Original Air Date: July 20, 2017
    Length: 261805
  • Will Trump's criticism have a chilling effect at DOJ?
    President Trump's broadsides aimed at top officials at the Justice Department raise questions about his relationship with Attorney General Jeff Sessions and the ongoing investigations into Russian meddling in the 2016 elections and possible connections with the Trump campaign. Judy Woodruff speaks with Walter Dellinger of O'Melveny & Myers and Doug Kmiec of Pepperdine School of Law.
    Original Air Date: July 20, 2017
    Length: 567101
  • How Russia hacked American faith in the democratic process
    What did the Russian government really do to the American voting process and confidence in its efforts to meddle with the 2016 election? A new cover story for TIME magazine takes a deep dive into the lengths at which the Obama administration and cybersecurity officials tried to protect the U.S. election system. Judy Woodruff takes a closer look with its author, Massimo Calabresi of TIME.
    Original Air Date: July 20, 2017
    Length: 434469
  • Why we need a plan to prevent AI from defeating humanity
    Tech luminaries and scientists have been worried for years about the existential consequences of artificial intelligence for the human race. Philosopher Nick Bostrom of Oxford University's Future of Humanity Institute thinks money ought to be invested in how to manage machine superintelligence that could one day surpass us -- or even wipe us out. Economics correspondent Paul Solman reports.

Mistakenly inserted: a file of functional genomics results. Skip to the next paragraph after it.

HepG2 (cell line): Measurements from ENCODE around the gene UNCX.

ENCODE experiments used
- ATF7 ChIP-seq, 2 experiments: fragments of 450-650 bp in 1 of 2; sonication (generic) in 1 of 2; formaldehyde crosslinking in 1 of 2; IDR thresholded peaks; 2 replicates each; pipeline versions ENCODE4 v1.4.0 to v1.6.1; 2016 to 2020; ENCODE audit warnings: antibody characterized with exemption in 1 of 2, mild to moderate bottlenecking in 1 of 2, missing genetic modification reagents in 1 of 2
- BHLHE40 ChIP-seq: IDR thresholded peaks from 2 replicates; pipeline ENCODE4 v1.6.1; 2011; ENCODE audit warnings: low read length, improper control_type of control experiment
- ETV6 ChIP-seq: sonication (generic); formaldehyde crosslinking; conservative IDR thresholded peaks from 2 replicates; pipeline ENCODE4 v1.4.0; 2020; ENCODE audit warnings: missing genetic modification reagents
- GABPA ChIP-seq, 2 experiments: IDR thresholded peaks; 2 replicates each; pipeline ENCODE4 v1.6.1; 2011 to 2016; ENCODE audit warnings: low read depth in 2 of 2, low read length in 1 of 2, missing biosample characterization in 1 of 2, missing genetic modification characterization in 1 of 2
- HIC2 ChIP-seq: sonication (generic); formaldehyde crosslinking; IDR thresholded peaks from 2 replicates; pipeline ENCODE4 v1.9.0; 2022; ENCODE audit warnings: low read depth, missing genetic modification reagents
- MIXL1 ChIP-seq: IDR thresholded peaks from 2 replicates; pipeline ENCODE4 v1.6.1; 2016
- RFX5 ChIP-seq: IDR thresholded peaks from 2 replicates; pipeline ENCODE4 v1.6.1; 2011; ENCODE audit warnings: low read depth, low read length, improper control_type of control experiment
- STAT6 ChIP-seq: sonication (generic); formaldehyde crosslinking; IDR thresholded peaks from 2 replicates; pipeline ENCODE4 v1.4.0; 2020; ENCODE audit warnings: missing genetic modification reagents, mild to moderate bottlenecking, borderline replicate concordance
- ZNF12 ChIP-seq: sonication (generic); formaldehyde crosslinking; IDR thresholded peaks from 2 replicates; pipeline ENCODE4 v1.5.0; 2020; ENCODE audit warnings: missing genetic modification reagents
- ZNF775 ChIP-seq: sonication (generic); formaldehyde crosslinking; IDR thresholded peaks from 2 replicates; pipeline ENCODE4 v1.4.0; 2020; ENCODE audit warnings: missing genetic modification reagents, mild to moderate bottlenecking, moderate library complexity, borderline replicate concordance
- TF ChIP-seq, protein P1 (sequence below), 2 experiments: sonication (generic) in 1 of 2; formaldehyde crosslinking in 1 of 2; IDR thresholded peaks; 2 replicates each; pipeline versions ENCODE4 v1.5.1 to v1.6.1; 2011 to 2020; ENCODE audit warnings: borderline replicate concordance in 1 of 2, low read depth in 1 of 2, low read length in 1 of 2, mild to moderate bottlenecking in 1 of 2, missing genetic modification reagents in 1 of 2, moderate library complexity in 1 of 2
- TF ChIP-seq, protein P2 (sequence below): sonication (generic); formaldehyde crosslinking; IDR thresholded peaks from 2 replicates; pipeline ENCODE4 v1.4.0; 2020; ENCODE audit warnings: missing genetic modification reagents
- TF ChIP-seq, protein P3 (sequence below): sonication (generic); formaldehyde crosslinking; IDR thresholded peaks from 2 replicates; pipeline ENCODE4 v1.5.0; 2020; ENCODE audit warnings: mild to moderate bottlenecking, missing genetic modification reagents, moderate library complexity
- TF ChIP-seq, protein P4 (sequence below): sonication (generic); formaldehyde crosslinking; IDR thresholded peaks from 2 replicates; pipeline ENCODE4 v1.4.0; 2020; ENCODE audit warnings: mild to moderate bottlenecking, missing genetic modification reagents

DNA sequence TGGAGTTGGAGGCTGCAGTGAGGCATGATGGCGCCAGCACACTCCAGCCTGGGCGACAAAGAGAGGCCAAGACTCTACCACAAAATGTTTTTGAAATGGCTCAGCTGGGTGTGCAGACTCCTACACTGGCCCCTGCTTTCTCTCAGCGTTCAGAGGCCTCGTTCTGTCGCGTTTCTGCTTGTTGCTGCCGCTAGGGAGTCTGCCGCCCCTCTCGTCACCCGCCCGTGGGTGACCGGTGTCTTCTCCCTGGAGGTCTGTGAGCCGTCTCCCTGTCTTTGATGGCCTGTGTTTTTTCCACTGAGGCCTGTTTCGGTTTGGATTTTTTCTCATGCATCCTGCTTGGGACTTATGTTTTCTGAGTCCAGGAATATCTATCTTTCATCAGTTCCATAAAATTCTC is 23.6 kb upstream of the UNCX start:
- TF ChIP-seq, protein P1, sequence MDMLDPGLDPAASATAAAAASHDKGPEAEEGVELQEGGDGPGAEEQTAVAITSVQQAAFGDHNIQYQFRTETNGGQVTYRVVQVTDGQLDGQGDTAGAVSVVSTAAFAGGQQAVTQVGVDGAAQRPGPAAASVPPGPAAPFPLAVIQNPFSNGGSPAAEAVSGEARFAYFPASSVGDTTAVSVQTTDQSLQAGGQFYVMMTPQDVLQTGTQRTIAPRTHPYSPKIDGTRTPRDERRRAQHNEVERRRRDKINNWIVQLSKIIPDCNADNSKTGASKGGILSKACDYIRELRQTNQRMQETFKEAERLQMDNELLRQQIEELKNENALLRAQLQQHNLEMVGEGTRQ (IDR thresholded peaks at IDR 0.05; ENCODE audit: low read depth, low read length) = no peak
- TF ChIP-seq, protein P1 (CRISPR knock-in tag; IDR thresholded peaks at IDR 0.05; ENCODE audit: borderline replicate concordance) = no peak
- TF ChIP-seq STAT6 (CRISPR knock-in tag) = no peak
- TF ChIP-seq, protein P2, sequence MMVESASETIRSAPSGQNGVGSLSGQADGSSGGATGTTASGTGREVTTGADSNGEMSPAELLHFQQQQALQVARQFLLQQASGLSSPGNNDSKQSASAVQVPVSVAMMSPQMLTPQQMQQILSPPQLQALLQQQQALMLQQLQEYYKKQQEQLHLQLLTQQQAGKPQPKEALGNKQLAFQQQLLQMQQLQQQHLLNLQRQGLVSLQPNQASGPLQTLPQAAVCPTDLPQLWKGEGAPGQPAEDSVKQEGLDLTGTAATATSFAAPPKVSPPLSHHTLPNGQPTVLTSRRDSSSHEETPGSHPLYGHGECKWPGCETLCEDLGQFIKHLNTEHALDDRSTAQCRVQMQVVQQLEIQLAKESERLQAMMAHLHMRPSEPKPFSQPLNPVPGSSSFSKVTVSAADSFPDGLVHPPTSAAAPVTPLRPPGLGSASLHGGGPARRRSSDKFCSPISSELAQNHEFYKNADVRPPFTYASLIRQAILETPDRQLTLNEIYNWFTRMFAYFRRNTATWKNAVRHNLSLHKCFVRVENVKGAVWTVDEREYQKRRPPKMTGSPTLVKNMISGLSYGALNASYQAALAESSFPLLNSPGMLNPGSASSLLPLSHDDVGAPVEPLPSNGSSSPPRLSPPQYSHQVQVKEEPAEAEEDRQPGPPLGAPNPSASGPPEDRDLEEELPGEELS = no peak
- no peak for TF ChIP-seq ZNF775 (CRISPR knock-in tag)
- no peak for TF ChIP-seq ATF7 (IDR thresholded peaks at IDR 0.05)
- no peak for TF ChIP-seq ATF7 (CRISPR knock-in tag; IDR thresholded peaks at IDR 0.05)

Original Air Date: July 20, 2017
    Length: 386426
  • Yemen is in ‘complete meltdown’ and civilians are paying
    The almost three-year Saudi-led conflict against Houthi rebels in Yemen has killed thousands, and spurred a severe cholera outbreak, plus critical food and medical care shortages. We take a look at the crisis with a documentary excerpt from PBS's Frontline, then Judy Woodruff learns more from David Miliband, CEO of the International Rescue Committee.
    Original Air Date: July 20, 2017
    Length: 710252
  • What it's like to turn the camera on Snowden and Assange
    Who people tell you they are is often different from how they act, says award-winning filmmaker Laura Poitras, whose latest film, "Risk," looks at WikiLeaks and Julian Assange. By observing subjects like Edward Snowden make decisions in real time, she gets to experience the immediate drama of her story and change her opinion. Poitras gives her Brief but Spectacular take on making documentaries.
    Original Air Date: July 20, 2017
    Length: 232339

Wednesday, July 19, 2017

  • News Wrap: Trump reportedly ending CIA aid to Syrian rebels
    In the our news wrap Wednesday, President Trump is reportedly ending a secret CIA program that arms and trains moderate rebels in Syria. The program's goal was to combat the regime of President Bashar al-Assad, but it had limited effects after Russia intervened to aid Assad. Also, Iran intensified its defiant response Wednesday to the latest round of U.S. sanctions.
    Original Air Date: July 19, 2017
    Length: 254
  • Sen. Roberts: Americans want us to debate health care bill
    President Trump called on Senate Republicans Wednesday not to leave Washington until a health care plan is approved, despite reaching an impasse with the latest version of the bill to replace the Affordable Care Act. Sen. Pat Roberts, R-Kansas, joins Judy Woodruff to discuss the meeting between the president and GOP senators, and how they might move forward.
    Original Air Date: July 19, 2017
    Length: 302
  • Sen. Wicker: Trump believes health bill can get 50 votes